Here at MotoringFile, we’ve held one consistent point of view when it comes to manual transmissions in MINIs: they’re a must. Sure, some people need an auto, but they’re sacrificing a lot of the car’s character in our opinion. Trouble is, a lot of people, especially here in America, don’t know how to drive a stick. So MINI USA and it’s agency BSSP, in typical cheeky fashion, are encouraging people to go manual.
And yes it’s a brazen move. But it’s inline with how the brand speaks and a completely own-able point of view. And others are noticing. Karl Greenburg over at MediaPost put out a survey asking what brand his readers thought would have “the audacity” to create a whole marketing campaign just around the manual transmission.
Only one person actually got it right (kudos to Tom Keane at USA Weekend.) Yes, it’s MINI. And the BMW unit actually makes perfect sense if one recalls that when the brand (re)launched here in 2002, it offered the MINI Cooper only as a manual-shifter, and most certainly the brand has the highest manual take-rate percentage among any automaker that isn’t a pure sports-car brand. (actually it was the Cooper S Tom, but we’re not holding it against you)
Thomas Salkowsky, manager of MINI brand marketing, says that in spite of an increasingly clutch-free world, about 34% of buyers of the Clubman, the MINI Cooper convertible and the hard top buy the manual version, and that even for the AWD version of the Countryman, MINI’s answer for a crossover, the manual take rate is about 30%. In New England, according to Salkowsky, it’s a 50/50 split between auto and manual, and even in highway-bound L.A. it’s about 15%. That’s a huge percentage, given the national average. AOL Auto’s editor, Kirk Seaman, wrote last year that back in 1985 22.4% of all vehicles sold in the U.S. came with a manual transmission. By 2007, it was 7.7%. AOL Autos says last year it was about 5.5%.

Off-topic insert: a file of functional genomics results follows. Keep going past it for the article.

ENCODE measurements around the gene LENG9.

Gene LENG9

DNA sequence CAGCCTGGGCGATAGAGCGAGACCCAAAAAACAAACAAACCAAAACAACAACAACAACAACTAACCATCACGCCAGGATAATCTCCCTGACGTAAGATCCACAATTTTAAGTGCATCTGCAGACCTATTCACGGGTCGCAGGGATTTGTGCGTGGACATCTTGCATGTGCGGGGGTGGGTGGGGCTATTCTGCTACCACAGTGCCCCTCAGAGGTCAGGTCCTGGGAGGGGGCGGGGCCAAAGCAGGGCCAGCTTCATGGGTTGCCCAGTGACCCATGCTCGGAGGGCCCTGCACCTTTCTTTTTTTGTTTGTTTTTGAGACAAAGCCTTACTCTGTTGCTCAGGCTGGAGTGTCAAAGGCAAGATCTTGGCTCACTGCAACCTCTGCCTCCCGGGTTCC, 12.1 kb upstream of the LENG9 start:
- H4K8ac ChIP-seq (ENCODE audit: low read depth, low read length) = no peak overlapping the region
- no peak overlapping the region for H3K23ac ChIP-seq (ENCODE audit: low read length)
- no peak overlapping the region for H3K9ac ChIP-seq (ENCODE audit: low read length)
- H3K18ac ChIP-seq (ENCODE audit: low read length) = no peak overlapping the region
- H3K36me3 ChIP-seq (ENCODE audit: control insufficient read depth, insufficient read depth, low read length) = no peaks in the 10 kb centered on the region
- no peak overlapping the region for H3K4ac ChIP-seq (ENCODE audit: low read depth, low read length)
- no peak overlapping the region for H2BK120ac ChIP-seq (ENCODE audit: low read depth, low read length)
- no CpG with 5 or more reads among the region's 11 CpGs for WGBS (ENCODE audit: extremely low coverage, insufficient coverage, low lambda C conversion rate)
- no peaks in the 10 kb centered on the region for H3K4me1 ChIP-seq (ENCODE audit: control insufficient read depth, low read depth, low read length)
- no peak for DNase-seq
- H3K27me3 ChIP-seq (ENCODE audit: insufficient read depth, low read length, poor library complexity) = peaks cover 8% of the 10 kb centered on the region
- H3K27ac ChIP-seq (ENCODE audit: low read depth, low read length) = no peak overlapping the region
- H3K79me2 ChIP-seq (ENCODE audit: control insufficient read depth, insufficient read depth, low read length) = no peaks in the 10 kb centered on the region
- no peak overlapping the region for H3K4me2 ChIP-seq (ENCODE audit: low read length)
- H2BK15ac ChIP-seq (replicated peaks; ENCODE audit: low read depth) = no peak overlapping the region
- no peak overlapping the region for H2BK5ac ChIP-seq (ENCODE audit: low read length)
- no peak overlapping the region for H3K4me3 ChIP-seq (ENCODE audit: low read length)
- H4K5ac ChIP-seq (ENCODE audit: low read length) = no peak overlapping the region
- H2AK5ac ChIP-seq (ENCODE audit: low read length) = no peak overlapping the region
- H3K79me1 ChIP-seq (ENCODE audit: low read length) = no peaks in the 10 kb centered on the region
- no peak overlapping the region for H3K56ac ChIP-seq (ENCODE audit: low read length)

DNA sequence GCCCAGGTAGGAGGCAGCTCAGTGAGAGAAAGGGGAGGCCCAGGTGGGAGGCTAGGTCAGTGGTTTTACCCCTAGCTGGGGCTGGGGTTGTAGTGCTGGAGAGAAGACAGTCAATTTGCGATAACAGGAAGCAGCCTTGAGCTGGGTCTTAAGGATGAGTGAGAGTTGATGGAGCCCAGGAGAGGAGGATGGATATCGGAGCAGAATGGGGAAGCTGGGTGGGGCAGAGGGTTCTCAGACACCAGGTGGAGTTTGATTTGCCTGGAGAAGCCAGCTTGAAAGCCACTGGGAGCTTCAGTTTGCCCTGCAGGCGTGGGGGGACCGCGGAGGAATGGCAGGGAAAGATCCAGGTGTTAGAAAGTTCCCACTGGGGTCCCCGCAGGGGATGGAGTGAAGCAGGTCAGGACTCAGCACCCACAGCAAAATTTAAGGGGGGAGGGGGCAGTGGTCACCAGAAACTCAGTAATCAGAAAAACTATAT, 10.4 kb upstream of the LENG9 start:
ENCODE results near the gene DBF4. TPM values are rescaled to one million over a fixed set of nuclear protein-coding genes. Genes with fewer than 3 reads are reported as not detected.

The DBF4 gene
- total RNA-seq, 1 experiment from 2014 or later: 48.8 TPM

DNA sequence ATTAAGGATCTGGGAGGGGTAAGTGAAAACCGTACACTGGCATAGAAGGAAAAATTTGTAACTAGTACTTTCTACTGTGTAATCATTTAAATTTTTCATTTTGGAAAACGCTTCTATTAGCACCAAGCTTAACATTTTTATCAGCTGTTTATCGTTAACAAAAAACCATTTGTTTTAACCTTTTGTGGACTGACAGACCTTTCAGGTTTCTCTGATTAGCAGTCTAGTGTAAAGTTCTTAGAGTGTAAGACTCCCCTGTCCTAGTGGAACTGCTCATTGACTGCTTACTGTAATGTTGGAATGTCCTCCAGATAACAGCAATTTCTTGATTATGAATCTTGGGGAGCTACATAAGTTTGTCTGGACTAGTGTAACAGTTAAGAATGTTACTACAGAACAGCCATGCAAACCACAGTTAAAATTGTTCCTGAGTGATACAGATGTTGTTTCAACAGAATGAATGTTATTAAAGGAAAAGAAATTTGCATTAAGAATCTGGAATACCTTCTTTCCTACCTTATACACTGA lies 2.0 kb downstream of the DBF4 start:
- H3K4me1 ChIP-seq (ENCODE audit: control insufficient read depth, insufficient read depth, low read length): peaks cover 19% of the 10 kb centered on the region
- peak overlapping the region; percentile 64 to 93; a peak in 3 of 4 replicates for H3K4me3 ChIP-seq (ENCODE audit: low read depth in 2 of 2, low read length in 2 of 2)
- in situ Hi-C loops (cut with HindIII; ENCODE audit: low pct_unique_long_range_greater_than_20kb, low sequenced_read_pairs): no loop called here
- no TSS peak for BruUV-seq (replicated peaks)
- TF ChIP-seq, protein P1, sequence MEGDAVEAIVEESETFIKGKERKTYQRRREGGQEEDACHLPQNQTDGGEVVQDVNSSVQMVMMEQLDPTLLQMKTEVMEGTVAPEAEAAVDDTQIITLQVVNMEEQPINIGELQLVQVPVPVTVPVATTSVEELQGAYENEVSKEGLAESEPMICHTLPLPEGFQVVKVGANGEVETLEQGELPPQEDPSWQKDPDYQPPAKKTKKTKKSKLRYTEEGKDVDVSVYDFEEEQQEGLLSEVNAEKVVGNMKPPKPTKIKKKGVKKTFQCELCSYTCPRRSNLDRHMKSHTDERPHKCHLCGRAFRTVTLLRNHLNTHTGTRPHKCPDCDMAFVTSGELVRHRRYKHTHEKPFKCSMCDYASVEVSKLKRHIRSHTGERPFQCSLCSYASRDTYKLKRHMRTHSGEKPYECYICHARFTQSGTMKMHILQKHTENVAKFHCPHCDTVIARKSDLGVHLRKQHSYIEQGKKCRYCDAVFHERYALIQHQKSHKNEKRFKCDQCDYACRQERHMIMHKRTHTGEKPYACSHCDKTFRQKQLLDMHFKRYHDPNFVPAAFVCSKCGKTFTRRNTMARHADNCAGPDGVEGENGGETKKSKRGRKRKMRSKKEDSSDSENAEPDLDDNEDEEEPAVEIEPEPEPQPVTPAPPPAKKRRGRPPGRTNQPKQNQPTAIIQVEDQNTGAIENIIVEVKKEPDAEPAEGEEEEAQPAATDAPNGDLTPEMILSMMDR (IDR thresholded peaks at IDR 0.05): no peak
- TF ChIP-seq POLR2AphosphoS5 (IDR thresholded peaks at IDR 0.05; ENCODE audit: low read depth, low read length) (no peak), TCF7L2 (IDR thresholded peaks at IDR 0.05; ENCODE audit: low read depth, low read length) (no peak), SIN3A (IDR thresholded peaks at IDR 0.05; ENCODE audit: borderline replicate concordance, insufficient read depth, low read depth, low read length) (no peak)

BMW and MINI remain one of the few auto makers committed to making a manual transmission available in their vehicles. Not simply as the economy option for those who can’t afford the auto, but as a performance option for those who want to get the most out of their driving experience. Greenburg mentions the Countryman, which is actually the only AWD crossover in the US market right now that gets better than 30 mpg, costs less than $40k, and has an available manual transmission.
We’ve said it before, and we’re going to keep saying it. If you want to get the most out of your MINI, opt for the stick. Yes the speed and efficiency argument only works when you’re talking about MINI’s out-dated torque converter auto. And when the a DCT becomes an option in the near future the manual will lose on both fronts. But to us it’s not about numbers with a manual. It’s about feel and control and that extra dimension of driving pleasure you don’t get with paddles behind the wheels (all things at the core of the MINI DNA). So it’s great to see that MINI agrees and the press is taking notice. Well done BSSP. This is some of the best work MINI has seen in years.